Boomerang Returns

Once Again About the Consequences of Amendments to Russia’s Constitution


Victor Hvozd
Doctor of Military Sciences


In my article “Amendments to the Constitution of Russia. Consequences for the World and Ukraine”, I made a preliminary analysis of the amendments to the basic law of the Russian Federation adopted in July 2020 on the initiative of V. Putin. According to the conclusions, the amendments expand the Kremlin’s abilities to intensify its neo-imperial policy, which was the main goal of the constitutional reform. First of all, such abilities concern intensification of Russia’s foreign expansion and the Kremlin’s moving to a tougher domestic policy.

As expected, all this was immediately put into practice. And in the usual forms for Russia, which are traditionally practiced by the Putin regime. In particular, in the domestic sphere, evidence of this was the July 15, 2020 brutal suppression of the protest in Moscow against the amendments to the Constitution. In total, about 150 people were detained.

Russia’s actions in the foreign sphere are no less significant: from threats of criminal prosecution of foreign (first of all Ukrainian) politicians who refuse to recognize the “legitimacy” of Russia’s annexation of Crimea, and to forceful pressure on other countries which refuse to follow Moscow’s interests.

In particular, this is evidenced by the intensification of conflicts provoked by Russia in the countries of the former Soviet Union. At the same time, more acute became the situation in crisis zones in other regions of the world, which are in the spheres of geopolitical attention of the Russian Federation, including Syria, Libya and, in fact, Afghanistan and Iraq. At this, in all these conflict zones, Moscow openly supports separatists and terrorists, including anti-Ukrainian forces in the Donbas and the Taliban in Afghanistan.

On the one hand, this does allow Moscow to pursue its interests, but on the other, it creates critical problems for the Russian Federation itself. In fact, today it has faced such problems in all strategically important spheres. For example: on the South-Western direction there is a confrontation with Ukraine and NATO in the Black Sea region; on the North-Western — confrontation with the Baltic states, Poland and, again, NATO; on the Southern (Caucasus) — permanent tensions in relations with Azerbaijan and the conflict with Georgia; on the South-Eastern — the bottleneck of Islamic extremism in Afghanistan and instability in Central Asia. As for Syria and Libya — there is de facto a military confrontation between Russia and the United States and Turkey.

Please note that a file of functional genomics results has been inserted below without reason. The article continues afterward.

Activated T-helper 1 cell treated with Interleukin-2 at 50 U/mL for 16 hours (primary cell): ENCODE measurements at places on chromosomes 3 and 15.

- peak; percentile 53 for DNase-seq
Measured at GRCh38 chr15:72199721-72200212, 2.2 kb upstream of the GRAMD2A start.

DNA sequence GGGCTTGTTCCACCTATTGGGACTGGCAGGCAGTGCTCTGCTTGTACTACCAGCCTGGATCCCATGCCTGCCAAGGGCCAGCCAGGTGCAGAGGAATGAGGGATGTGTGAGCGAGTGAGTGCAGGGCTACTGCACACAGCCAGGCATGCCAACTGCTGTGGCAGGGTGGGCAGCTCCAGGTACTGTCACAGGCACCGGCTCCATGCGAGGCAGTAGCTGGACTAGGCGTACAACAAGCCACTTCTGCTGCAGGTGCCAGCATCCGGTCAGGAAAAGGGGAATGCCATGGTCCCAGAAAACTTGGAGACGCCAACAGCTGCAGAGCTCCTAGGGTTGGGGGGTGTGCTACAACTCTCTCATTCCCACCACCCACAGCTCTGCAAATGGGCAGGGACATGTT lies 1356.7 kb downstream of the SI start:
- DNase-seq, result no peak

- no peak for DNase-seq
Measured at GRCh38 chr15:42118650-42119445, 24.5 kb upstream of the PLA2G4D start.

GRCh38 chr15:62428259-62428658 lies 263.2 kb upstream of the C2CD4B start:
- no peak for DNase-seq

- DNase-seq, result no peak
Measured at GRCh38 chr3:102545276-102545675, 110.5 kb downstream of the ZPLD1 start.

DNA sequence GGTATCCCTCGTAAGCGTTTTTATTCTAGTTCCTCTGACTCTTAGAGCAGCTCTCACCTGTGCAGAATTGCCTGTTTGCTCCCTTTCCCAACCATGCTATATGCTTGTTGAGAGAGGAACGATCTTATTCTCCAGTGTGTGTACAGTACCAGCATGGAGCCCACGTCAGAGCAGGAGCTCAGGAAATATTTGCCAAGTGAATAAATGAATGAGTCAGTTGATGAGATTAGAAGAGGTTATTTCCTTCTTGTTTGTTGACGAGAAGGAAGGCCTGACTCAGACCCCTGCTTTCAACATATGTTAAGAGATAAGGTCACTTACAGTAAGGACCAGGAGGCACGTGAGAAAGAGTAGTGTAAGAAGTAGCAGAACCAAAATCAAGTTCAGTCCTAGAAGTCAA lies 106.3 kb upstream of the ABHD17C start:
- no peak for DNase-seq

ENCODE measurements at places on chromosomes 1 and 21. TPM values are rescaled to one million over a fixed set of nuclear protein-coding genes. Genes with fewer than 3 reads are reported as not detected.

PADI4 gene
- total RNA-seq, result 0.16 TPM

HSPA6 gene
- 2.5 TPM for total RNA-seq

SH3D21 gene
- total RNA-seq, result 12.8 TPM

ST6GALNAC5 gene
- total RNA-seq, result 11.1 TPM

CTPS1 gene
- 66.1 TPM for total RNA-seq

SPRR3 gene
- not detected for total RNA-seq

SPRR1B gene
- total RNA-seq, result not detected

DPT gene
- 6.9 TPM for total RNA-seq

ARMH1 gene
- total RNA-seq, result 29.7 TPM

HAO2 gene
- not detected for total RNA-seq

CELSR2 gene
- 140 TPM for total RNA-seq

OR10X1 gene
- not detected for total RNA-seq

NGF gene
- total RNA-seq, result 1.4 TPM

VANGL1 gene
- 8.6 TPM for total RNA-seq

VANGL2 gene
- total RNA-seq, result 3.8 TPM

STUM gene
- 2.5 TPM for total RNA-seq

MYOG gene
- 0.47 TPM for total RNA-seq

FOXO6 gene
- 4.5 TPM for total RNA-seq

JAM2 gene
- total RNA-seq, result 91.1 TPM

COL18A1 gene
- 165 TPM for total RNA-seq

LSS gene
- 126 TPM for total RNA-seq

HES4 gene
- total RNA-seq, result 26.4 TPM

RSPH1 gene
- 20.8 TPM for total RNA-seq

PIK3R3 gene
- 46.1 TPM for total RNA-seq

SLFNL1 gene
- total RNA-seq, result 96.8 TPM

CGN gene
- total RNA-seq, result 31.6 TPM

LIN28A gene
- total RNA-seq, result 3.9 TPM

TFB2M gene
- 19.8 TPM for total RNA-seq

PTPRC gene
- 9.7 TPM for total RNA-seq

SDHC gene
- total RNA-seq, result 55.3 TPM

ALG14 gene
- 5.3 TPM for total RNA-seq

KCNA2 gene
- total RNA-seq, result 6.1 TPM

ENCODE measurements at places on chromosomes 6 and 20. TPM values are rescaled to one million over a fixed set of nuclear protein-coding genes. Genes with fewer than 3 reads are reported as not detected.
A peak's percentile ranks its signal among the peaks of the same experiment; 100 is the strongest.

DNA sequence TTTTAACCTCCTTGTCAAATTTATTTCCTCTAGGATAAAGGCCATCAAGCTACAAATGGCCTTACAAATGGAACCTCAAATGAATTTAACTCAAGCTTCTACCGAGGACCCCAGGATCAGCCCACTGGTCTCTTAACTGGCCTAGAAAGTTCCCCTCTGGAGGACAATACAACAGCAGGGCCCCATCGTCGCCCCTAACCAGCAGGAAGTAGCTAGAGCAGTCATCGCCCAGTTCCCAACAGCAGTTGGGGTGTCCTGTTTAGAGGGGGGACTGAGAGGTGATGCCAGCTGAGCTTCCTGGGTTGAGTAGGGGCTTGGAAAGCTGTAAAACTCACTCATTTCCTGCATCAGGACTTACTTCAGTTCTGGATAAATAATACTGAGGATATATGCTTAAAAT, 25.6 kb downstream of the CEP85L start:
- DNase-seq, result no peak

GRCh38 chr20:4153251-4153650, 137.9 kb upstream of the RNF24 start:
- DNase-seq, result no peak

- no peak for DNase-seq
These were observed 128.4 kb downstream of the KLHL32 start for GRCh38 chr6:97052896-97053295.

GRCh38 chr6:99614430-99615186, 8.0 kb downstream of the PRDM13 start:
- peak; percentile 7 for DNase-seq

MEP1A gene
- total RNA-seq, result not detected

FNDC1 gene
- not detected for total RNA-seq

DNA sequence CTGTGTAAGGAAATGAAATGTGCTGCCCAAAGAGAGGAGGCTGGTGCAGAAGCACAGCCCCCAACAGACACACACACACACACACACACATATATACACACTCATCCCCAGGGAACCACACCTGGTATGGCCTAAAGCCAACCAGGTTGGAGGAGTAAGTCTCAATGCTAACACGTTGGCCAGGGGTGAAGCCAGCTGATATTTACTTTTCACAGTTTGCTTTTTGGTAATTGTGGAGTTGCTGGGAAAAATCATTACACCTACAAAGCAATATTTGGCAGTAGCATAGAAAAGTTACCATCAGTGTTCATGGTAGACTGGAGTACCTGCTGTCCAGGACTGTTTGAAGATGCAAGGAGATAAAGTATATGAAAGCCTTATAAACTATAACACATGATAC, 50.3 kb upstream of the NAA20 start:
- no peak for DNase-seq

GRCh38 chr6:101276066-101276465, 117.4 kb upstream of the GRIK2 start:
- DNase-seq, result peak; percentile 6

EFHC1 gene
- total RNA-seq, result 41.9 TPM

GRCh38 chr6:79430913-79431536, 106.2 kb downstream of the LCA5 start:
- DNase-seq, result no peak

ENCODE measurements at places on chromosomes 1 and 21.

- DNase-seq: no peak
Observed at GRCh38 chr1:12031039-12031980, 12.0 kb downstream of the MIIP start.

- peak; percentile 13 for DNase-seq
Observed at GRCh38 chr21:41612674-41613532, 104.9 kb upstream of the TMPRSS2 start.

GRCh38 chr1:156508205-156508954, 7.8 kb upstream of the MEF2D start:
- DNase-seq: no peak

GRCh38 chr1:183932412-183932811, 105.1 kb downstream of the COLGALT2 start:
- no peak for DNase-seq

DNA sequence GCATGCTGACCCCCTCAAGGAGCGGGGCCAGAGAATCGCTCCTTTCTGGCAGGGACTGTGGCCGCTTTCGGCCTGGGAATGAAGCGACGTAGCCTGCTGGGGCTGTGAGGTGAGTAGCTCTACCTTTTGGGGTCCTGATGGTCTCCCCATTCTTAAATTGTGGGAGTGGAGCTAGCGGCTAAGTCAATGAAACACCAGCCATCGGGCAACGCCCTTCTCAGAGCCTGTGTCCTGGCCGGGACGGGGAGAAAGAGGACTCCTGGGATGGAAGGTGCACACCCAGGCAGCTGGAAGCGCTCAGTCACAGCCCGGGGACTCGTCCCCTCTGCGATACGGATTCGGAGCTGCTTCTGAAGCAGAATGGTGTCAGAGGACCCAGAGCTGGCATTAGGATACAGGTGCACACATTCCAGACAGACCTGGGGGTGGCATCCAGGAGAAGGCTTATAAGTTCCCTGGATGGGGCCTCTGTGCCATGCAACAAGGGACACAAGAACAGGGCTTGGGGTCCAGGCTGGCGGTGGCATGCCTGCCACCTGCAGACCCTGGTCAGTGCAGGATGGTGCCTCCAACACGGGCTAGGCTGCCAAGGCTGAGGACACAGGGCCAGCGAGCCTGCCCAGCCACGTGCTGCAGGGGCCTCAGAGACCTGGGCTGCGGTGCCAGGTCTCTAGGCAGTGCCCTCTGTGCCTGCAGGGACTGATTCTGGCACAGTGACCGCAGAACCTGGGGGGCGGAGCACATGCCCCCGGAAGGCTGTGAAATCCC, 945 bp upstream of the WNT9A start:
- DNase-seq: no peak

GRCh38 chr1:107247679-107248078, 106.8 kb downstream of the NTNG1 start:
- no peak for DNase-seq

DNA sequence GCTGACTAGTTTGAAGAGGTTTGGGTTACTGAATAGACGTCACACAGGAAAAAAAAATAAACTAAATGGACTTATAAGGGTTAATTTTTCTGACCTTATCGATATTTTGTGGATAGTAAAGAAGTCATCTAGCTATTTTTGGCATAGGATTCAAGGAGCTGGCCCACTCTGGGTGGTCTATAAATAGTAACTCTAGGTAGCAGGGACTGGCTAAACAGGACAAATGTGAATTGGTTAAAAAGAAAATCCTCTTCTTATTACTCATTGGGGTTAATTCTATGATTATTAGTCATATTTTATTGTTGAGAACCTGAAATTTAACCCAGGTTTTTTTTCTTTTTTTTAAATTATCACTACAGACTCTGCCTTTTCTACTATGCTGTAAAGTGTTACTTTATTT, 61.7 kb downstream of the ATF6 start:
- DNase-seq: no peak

…The amendments to Russia’s Constitution expand the Kremlin’s abilities to intensify its neo-imperial policy…

Everything is clear with Ukraine. We can only add that Moscow’s next intensification of hostilities in the Donbas (including the deliberate murder of Ukrainian military medic by the Russian occupiers on July 13 near the village of Zaitsevo) took place against the background of US/NATO and Ukrainian naval exercises in the Black Sea.

Everything is clear with Russia, it has long been neglected international law. But I have a question to everyone: where are our vaunted Special Operations Forces, which are so eager to conduct intelligence abroad, where is our military intelligence and its special operations groups, where is the leadership of the General Staff, other commands and staffs which are so numerous that they themselves cannot figure out who commands whom? And finally, where is our military-political leadership of the country? Why weren’t all the steps taken to save the young man? I remember when I was in the Balkans and an American fighter was shot down over the territory of Serbia, in more difficult conditions on the territory of a foreign country, the US military successfully evacuated a pilot. Technologically, smartly, professionally.